The 'paper of record’ also complains that Robert Greenwald’s film has no 'sympathy’ for pro-war views.
By Jeremy Scahill
Perhaps more than any other major corporate news outlet, The New York Times played a central role in promoting the Bush administration’s fraudulent case for the invasion and occupation of Iraq. The "reporting" of Judith Miller and Michael Gordon basically served as a front-page fiction laundering factory for Dick Cheney’s fantasy of a "mushroom cloud" threat from Saddam Hussein looming on the immediate horizon, topped off with a celebratory slice of yellowcake. More recently, the paper’s propagandists, William Broad and David Sanger, have aimed their sights on reporting dubious claims about Iran’s nuclear program.
Readers of the Times, therefore, should take with a huge grain of weaponized salt the paper’s "review" of Robert Greenwald’s new documentary, Rethink Afghanistan. With no sense of the painful irony of writing such jibberish in the Times, reviewer Andy Webster declares that the film could "use balance, something in short supply here:"
At an almost breathless pace that leaves little room for reflection, Mr. Greenwald presents a flurry of sights, voices and figures, many of them compelling but all reflecting his point of view. A historical summary is fleeting. What appears, again and again, are terrifying images of children: dead, hideously maimed or, in one instance, almost put up for sale by a frantic civilian in a refugee camp. Military engagements, it seems, are messy and claim innocent lives.
If it takes Greenwald’s "point of view" to see the human costs of the U.S. war in Afghanistan in the form of deformed, maimed and dead civilians, then his film should be required viewing for anyone purporting to support the war.
Anyone who has actually seen the film knows that a string of former top intelligence officials, perhaps most significant among them the former head of the CIA’s Counter-terrorism Center, Robert Grenier, are heard meticulously deconstructing the dominant justifications for the continued U.S. military presence in Afghanistan. What does Grenier know? Oh, he was just the CIA station chief in Islamabad, Pakistan, where he was one of the Agency’s top officials planning the U.S. invasion. Grenier, along with former CIA operative Robert Baer and other former intelligence officials, rebut in detail the claim that the war in Afghanistan is about fighting al Qaeda or making America safer, which Baer says bluntly in the film is "just complete bullshit." The film also features Graham Fuller, the former CIA station chief in Kabul. (Click here to watch this part of the film)
I guess the Times would have been satisfied if the film did not also include extensive analysis from Anand Gopal, the Afghanistan correspondent of that famed leftist, anti-war rag, The Wall Street Journal. "Al Qaeda and the Taliban are groups with completely distinct ideologies and goals," Gopal says in the film. The Taliban, he says, has as its central goal "to kick out the Americans." Greenwald’s film would presumably have been more "objective" in the Times’s eyes if it had included the analysis of, say, Steve Coll, whose definitive book on al Qaeda, Ghost Wars, won the Pulitzer. Oh, right, Coll is a major voice in Greenwald’s film.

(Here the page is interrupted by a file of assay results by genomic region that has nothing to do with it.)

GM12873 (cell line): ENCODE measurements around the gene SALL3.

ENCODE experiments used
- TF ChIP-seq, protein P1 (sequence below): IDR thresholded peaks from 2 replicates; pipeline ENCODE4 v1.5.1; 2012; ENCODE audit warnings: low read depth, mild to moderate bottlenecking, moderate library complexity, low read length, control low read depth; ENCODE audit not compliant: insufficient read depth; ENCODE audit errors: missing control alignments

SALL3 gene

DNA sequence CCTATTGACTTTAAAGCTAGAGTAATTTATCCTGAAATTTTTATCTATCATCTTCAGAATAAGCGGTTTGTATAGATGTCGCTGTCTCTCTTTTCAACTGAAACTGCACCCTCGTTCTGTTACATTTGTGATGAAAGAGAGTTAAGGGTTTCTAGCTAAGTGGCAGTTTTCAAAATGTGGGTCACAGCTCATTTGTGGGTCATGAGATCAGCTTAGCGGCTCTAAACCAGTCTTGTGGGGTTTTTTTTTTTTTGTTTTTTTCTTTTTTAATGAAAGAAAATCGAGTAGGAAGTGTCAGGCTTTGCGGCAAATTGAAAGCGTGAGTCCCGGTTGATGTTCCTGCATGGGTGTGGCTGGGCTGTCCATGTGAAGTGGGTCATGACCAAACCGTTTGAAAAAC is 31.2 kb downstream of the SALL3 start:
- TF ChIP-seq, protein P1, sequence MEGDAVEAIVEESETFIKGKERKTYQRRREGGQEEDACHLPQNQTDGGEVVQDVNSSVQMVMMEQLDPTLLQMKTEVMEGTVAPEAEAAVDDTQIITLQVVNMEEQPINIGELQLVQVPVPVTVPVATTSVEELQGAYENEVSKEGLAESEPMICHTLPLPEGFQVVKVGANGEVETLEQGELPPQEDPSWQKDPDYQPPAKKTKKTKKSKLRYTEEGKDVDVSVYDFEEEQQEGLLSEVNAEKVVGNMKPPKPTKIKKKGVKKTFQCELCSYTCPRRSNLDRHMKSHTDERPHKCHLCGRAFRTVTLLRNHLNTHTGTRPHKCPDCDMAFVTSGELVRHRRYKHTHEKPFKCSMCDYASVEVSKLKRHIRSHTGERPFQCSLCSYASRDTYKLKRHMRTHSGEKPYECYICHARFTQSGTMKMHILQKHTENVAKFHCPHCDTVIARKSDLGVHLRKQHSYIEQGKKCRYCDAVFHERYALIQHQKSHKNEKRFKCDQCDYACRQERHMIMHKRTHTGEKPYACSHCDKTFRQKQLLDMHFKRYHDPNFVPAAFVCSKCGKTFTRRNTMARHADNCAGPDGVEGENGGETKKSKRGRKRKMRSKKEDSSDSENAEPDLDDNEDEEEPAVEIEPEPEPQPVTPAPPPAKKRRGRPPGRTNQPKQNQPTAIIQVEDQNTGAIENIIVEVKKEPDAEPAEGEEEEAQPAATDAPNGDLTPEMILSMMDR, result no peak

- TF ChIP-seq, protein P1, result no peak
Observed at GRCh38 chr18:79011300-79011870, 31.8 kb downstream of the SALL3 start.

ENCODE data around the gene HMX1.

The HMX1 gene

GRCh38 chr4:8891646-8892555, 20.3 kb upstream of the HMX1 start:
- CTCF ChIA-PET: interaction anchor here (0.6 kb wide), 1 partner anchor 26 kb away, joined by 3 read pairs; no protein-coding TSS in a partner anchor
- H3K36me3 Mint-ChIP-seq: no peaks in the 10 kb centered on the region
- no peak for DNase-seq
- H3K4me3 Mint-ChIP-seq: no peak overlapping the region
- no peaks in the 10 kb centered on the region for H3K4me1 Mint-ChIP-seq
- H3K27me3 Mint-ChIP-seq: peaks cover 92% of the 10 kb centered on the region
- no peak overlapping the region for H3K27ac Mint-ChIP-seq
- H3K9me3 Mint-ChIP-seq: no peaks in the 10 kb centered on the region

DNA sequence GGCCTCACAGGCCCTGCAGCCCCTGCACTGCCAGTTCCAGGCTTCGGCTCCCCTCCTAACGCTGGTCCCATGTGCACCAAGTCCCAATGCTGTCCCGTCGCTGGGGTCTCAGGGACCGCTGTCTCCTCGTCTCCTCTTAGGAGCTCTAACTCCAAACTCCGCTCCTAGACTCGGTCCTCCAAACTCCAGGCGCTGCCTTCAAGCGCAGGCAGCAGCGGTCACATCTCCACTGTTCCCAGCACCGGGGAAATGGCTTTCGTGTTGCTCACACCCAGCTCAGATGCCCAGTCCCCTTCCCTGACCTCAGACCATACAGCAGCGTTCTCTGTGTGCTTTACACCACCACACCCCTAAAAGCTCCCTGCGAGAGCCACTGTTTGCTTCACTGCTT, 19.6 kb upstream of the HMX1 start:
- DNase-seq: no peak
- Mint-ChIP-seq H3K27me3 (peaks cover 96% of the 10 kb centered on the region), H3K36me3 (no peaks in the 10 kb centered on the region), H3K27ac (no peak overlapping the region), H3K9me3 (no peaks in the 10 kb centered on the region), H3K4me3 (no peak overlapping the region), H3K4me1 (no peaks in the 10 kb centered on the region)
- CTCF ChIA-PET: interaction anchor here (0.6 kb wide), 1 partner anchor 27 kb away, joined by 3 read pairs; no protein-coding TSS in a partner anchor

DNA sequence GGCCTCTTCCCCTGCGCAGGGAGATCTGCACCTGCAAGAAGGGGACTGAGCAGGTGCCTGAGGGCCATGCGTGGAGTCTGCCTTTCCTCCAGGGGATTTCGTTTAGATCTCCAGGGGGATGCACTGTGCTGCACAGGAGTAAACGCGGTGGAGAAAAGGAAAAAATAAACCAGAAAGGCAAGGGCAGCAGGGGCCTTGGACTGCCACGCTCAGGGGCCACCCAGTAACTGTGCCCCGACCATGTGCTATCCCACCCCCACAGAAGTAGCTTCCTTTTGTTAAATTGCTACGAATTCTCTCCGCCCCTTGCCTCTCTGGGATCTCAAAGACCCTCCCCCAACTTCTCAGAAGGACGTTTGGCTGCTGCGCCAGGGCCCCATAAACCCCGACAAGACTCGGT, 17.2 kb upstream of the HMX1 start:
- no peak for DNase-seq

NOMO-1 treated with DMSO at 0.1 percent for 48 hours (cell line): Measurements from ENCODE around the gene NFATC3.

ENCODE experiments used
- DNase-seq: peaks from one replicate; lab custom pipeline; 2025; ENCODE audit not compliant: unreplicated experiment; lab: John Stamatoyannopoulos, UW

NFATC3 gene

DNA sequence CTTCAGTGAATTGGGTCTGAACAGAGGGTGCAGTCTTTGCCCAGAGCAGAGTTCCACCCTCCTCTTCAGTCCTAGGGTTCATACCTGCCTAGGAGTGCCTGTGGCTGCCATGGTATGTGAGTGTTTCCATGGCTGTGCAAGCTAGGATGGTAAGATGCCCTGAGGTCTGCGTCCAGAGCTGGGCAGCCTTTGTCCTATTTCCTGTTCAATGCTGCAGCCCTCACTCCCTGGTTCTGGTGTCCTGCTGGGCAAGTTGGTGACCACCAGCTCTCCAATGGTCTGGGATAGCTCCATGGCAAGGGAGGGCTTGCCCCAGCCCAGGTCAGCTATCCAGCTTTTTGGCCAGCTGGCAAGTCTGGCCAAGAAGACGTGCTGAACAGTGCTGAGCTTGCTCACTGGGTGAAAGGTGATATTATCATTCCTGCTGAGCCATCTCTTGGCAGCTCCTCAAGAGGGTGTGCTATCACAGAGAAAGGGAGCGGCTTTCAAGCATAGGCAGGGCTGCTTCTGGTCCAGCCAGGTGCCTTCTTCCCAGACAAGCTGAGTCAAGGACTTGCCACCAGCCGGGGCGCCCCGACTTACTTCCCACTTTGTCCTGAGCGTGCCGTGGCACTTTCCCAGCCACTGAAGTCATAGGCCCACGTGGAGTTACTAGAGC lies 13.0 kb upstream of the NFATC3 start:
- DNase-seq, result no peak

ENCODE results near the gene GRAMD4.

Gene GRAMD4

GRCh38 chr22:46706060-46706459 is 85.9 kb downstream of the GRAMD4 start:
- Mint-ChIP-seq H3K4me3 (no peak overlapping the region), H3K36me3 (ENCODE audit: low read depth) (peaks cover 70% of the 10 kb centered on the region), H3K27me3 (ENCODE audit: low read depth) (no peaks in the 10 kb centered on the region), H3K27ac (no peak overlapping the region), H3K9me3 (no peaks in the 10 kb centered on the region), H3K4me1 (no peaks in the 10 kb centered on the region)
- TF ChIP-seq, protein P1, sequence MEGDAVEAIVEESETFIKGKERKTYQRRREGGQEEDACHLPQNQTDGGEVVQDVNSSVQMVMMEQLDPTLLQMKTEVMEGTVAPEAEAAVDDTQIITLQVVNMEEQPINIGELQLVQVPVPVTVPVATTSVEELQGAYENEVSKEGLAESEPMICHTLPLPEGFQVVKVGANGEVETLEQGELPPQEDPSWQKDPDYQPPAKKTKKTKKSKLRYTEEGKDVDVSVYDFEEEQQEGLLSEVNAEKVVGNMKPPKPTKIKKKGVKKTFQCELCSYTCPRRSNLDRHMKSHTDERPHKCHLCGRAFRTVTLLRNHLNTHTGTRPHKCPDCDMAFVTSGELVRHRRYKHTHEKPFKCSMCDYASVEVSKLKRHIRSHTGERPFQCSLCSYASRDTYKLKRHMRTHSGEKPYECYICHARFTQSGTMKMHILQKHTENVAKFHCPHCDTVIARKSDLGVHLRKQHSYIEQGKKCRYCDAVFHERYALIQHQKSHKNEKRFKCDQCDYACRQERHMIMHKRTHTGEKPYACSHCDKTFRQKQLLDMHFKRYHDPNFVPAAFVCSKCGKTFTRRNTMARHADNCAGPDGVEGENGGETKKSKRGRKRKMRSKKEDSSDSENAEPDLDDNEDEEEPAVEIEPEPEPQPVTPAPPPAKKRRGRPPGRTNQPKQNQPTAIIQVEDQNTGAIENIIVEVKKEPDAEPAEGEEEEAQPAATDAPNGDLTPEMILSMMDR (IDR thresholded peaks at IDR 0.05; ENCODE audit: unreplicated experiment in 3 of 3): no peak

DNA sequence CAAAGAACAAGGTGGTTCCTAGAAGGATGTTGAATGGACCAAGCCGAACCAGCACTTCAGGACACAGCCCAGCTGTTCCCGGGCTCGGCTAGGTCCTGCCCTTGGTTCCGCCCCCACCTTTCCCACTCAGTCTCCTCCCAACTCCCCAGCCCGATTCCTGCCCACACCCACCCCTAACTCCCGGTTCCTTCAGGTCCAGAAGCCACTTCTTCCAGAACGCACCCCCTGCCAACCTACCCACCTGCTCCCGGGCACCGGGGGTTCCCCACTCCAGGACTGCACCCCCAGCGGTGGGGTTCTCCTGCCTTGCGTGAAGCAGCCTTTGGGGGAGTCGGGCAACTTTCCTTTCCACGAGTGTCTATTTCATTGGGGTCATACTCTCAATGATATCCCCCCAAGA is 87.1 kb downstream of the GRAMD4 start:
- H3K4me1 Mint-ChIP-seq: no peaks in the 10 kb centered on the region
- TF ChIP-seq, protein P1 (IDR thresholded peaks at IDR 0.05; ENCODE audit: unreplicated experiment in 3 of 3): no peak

Webster complains that the film "has no time to approach an opposing view with sympathy or understanding for its concerns." First of all, that is just plain false. What Greenwald does is divide the one-hour film into cogent sections that address the most common arguments made in support of the war in Afghanistan, namely national security, counter-terrorism and women’s rights. These are all familiar to anyone paying even a tiny amount of attention. But more to the point, why should a documentary calling on people to "rethink Afghanistan" be required to rehash or offer "sympathy" to ideas or policies that are promoted endlessly on major news programs, in corporate newspapers and by an endless string of U.S. government and military officials?
Rethink Afghanistan does not present the perfect argument against the war in Afghanistan (I certainly have had my own disagreements with Greenwald and with some of the film’s politics), but that is not what Greenwald and his team intended to do. The title says it all: they want Americans to stop and rethink support for a war that worsens by the day, costs billions of dollars, causes the deaths of U.S. soldiers and countless Afghan civilians and which, ultimately, will make the U.S. less safe.
The Times snarkily declares that Rethink Afghanistan is "unlikely to win over new supporters" to the anti-war or anti-escalation crowd. Quite the contrary: there are 600 screenings of the film scheduled and MoveOn.org, which has been very sluggish in coming around to criticizing the Afghan war, has just teamed up with Greenwald to promote the film. That in and of itself was no small accomplishment. The timing of Rethink Afghanistan is very important and will serve a utilitarian purpose for those people serious about the facts and not manipulating them, as has been the case on the pages of a certain newspaper we all know.
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